October 1, 2004 3:40 PM PDT

H-1B visa limit for 2005 already reached

The cap of 65,000 new H-1B visas for the fiscal year that began Friday has already been reached, CNET News.com has learned.

A federal official on Friday said the annual limit for the controversial guest worker program has been met for fiscal year 2005, which runs from Oct. 1, 2004, to Sept. 30, 2005. United States Citizenship and Immigration Services, which processes applications for the H-1B program, is no longer accepting petitions for visas for initial employment for this fiscal year, said the official, who spoke on condition of anonymity.

The visas, which allow skilled foreign workers to work in the United States for up to six years, have frequently been used by technology companies. That the cap has been reached as of the first day of the fiscal year is sure to stir up debate over the visa program. Businesses are seeking an exemption from the annual cap for foreign students graduating from U.S. schools with master's and doctorate degrees. Labor groups oppose the proposal.

Legislation to create such an exemption, along with other changes to the H-1B and L-1 guest worker programs, is under serious discussion in the U.S. Senate.

Exemptions to the cap already exist for institutions of higher education, nonprofit research groups and governmental research organizations.

Although the cap has been reached, H-1B visas for 2005 have not necessarily been issued. USCIS has not finished processing the applications, the official said. Visas will be issued by the state department throughout the year, he said.

U.S. employers do not have to attest that they sought U.S. workers to fill a job before applying for an H-1B visa, but they are supposed to pay the prevailing wage to the guest worker. One-third of the approved visa applications in 2002 were for system analysts or programmers, though that figure was down from half of all approved visa petitions in 2001, according to USCIS.

In February, the government said it had received enough applications to reach the cap for the last fiscal year, which ended Thursday.

The fact that all the fiscal year 2005 visas have been accounted for so quickly is not a complete surprise. As of Aug. 18, USCIS had received petitions amounting to 71 percent of the annual cap.

Earlier Friday, Compete America, a coalition including businesses, universities and research institutions, warned that the H-1B allocation likely would be exhausted within weeks, "leaving U.S. companies with no ability to hire highly educated foreign nationals for nearly one full year."

Sandra Boyd, chair of Compete America, said in a statement: "A logical and immediate remedy would be to exempt foreign students receiving advanced degrees from U.S. universities from the H-1B cap...This is a critical talent pool that U.S. business and research institutions cannot afford to lose to foreign competitors. Indeed, we should encourage these individuals to stay."

But labor advocates point to a recent study finding significant job losses in the technology sector and high unemployment among tech workers. Critics also say guest worker visas accelerate the trend to send highly skilled work offshore to countries such as India or the Philippines.


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More cheap labor!
With Job creation lagging and unemployment high in the same fields that they are bringing in these H1-b's, I'm just plain disgusted with corporate America. I have been in the industry for 15 years. I've been a systems architect for the last 8 years. I'm going back to school for structural engineering. At least they can't off shore building an office building.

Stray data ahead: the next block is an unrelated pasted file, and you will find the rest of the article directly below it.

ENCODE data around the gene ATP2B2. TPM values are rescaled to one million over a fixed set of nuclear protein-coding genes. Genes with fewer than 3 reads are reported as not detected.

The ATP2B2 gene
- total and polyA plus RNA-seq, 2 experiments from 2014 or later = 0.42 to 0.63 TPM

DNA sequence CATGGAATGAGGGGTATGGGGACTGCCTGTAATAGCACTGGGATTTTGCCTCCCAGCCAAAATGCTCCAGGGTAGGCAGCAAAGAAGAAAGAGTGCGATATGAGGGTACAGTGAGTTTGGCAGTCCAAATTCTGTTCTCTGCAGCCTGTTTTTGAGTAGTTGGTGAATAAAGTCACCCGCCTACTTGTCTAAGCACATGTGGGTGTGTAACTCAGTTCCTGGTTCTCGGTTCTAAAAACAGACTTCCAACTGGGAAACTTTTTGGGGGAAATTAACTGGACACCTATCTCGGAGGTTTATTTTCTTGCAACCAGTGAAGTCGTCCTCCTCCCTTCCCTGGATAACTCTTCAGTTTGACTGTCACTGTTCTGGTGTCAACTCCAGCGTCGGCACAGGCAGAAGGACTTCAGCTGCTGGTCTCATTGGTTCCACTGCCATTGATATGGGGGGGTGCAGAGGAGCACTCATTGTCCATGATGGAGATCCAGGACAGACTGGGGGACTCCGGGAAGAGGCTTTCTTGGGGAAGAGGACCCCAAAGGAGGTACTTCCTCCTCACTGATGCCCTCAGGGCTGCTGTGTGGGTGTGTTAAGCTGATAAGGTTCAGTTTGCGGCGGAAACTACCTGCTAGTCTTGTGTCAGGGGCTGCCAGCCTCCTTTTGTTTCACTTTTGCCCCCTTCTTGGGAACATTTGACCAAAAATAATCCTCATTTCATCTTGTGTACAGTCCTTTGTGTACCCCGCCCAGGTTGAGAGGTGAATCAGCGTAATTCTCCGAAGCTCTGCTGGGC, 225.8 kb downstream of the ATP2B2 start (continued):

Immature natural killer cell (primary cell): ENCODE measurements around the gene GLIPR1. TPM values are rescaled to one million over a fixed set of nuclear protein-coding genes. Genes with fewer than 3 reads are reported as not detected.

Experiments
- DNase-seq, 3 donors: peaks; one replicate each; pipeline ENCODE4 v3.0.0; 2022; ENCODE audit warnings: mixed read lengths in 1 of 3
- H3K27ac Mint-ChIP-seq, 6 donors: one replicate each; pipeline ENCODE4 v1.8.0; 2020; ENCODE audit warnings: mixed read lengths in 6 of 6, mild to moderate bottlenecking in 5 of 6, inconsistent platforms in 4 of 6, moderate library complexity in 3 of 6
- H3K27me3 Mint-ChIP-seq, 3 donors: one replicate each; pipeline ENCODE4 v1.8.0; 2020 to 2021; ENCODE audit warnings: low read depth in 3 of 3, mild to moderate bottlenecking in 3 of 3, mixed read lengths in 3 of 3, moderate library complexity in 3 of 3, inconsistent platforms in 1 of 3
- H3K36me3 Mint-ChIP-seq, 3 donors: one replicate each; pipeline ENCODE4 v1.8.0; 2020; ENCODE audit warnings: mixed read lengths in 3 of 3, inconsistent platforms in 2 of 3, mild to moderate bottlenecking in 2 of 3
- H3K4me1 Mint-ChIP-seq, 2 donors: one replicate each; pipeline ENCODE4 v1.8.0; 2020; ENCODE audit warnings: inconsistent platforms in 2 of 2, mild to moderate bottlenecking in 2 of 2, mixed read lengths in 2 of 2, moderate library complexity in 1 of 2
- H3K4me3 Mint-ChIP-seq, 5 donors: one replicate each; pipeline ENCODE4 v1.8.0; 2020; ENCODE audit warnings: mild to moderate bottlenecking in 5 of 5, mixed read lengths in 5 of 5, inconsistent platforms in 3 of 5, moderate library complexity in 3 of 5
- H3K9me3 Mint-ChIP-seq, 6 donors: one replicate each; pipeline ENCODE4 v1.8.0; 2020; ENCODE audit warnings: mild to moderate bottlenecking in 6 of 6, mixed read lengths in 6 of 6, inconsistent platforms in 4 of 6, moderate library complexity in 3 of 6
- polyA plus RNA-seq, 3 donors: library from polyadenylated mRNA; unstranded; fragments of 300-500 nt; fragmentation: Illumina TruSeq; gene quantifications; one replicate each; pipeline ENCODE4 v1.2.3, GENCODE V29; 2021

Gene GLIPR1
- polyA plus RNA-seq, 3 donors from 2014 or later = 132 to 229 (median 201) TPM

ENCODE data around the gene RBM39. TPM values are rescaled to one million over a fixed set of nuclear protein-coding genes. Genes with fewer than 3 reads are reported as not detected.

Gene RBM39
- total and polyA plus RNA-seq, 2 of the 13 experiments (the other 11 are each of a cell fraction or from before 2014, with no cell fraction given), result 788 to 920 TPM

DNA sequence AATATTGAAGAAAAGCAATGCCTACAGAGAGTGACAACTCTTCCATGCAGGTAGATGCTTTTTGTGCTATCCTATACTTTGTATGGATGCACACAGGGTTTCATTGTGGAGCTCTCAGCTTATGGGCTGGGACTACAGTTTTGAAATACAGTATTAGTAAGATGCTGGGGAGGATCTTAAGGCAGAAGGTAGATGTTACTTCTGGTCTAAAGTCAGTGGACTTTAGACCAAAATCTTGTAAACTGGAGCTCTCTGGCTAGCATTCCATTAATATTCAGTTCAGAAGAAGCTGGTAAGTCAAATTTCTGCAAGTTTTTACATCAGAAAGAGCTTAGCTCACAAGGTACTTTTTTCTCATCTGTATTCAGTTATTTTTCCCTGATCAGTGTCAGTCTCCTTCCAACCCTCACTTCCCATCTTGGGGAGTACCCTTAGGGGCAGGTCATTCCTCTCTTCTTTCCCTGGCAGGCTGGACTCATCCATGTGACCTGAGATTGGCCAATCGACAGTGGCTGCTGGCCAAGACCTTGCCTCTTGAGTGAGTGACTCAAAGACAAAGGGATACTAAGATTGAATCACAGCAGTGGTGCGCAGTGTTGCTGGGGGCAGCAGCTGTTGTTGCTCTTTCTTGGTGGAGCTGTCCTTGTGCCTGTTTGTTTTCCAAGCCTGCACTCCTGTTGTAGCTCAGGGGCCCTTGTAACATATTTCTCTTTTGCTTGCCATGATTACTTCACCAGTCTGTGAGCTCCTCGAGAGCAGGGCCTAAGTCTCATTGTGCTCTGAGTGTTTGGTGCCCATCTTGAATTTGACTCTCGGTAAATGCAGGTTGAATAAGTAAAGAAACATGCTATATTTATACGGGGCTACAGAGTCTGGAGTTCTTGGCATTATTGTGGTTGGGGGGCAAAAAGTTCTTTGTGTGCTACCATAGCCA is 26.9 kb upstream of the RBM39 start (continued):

Posted by TheMidnightCoder (61 comments )
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...results in more Green Card sponsorship
Some companies don't worry about their H1-B limits because they have other options. I know for a fact that a "foreign" company with IT offices in San Jose sponsors H1-B holders for Permanent Residency (Green-Card). Can anyone explain to me how this is allowed?
Posted by ooper (1 comment )
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Compete, dont cry !
Anyone who thinks the US of A can lead the world in technology with cry-babies who can't compete with the best talent from the world over, is naive at best and a complete idiot at worst. Darwin said it all -- its the survival of the fittest and if you can't, get out and do something else where the competition's less cut-throat. Offshoring can reasonably be labeled unfair for the American worker, but competing with the best talent of the world in a level playing field (with equal or more expense on the part of the employer such as in H1-B/green card), simply can't.

Posted by Soliton (39 comments )
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God, what a bunch of whiners!
Cheap Labor...
Indentured Servants...
Taking away American Jobs...
Blah... Blah... Blah...

This is the United States of America folks! Having lived in three countries, I can certainly say this with great confidence: If you can't make it in the USA, then you can't make it anywhere!

I have seen homeless people get off of the streets, educate themselves, get a job, and then go back to the very soup-lines helping others where they used to be the ones in need.

I have seen poor immigrants with little education and money succeed in this country thanks to hard work and smart decisions.

If these people can succeed, anyone can! The solution is surprisingly simple. STOP ******** AND START THINKING! There will always be a way to make a living in the US, as long as you are willing to use your head, and work hard at it.

To all the H1B, anti-immigration whiners, I can only say one thing. If you want the government to offer you 100% job protection without having to work for it, then move to Socialist Europe!

But be prepared when you get there, because they are facing the same problems many of us over here are facing: How to compete in a global economy against the cheaper Eastern Europeans and Asians.
Posted by Tex Murphy PI (165 comments )
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What about TN Visas for Canadian workers?
What about TN Visas for Canadian workers? Does anyone know if there's a limit for those, and do they fall under the H1-B limit?
Posted by hdalle (2 comments )
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Compete with what? Whine about what?
Majority of "skilled IT" workers coming in from other countries have falsified resumes and there is no way to verify qualifications and work experience. The foreign IT worker is also subject to exploitation. They work for 12 hours a day, work weekends while getting paid the "standard salary". The foreign worker tolerates exploitation because the company holding the H1 can send them back anytime. Then there is the lure of Green Card. Why do you think companies are more inclined towards hiring foreign workers? Sure American workers must learn to "compete" and "must stop whining".